blood pressure.
                                 “g-Force”

The human body is considerably more able to
 survive acceleration that is perpendicular to
 the spine. In general, when acceleration
 pushes the body backwards (colloquially
 known as 'eyeballs in') a much higher
 tolerance (17g) is shown than when the
 body is pushed forwards (‗eyeballs out,‘
 12g) since blood vessels in the retina appear
 more sensitive to that direction.
        Strongest g-forces survived

Voluntarily: Colonel John Stapp in 1954
 sustained 46.2 g in a rocket sled, while
 conducting research on the effects of human
 deceleration
         Strongest g-forces survived

Involuntarily: Formula One racing car driver
  David Purley survived an estimated 178 g in
  1977 when he decelerated from 173 km/h to
  0 in a distance of 66 cm after his throttle got
  stuck wide open and he hit a wall
     Everyday g-forces

Coughing: 3.5 g
Sneezing: 2.9 g
                            Free fall

Objects in free-fall feel
0 g, or ―weightlessness.‖
                   Mass doesn’t matter

Note that all objects, regardless of mass,
 experience the same acceleration.
                                    Galileo

This theory (contrary to what Aristotle had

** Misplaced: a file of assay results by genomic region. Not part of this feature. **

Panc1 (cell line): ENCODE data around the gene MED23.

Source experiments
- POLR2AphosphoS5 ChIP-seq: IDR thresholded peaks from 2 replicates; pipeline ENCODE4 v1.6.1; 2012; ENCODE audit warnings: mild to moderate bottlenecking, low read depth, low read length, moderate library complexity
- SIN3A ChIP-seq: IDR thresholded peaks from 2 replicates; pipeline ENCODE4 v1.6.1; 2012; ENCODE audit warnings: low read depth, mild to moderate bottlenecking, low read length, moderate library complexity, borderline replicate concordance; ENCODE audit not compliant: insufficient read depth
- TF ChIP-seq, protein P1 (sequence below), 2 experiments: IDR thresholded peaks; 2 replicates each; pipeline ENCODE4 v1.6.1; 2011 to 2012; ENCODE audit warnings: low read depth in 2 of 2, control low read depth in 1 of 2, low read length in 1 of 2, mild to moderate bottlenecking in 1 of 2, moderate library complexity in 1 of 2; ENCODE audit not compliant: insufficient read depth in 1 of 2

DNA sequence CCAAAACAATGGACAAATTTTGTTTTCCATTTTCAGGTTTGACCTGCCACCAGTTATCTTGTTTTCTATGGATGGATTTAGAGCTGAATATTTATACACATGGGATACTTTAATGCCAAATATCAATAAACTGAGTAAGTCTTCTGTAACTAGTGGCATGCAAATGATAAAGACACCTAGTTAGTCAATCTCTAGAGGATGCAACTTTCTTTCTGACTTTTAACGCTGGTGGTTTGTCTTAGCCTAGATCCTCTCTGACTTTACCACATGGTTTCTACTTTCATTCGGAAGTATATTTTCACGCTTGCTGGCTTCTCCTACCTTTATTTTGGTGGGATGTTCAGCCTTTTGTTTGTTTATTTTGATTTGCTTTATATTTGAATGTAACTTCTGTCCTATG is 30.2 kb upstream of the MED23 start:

taught) is attributed to Galileo.
                                      Drag

However, some objects are slowed by
 atmospheric drag more than others.
         An equation for drag

Fd  v ACd
     1
     2
         2


Fd  drag force
  density of the atmosphere
v  relative speed of the object
A  reference area
Cd  drag coefficient
                      Terminal velocity

At a given speed, the drag force will equal the
 gravitational force, and the object will stop
 accelerating, i.e. reach ―terminal velocity.‖
                    Terminal velocities

Typical terminal velocities:

Human                          53 m/s (190 km/h)
Human with parachute           5 m/s (18 km/h)
Dandelion seed                 0.5 m/s (1.8 km/h)
                         The fastest man

On August 16th, 1960 U.S. Air Force Captain
 Joe Kittinger broke the sound barrier (1240
 km/h) during a free-fall from the high
 altitude balloon Excelsior III, at an altitude
 of approximately 31 km.
                   Highest fall survived
                  (without a parachute)

Flight attendant Vesna Vulovič fell 10,000 m
  on January 26, 1972 when she was aboard a
  plane that was brought down by explosives
  over the Czech Republic.
She suffered a broken skull, three broken
  vertebrae (one crushed completely), and
  was in a coma for 27 days, but she
  survived!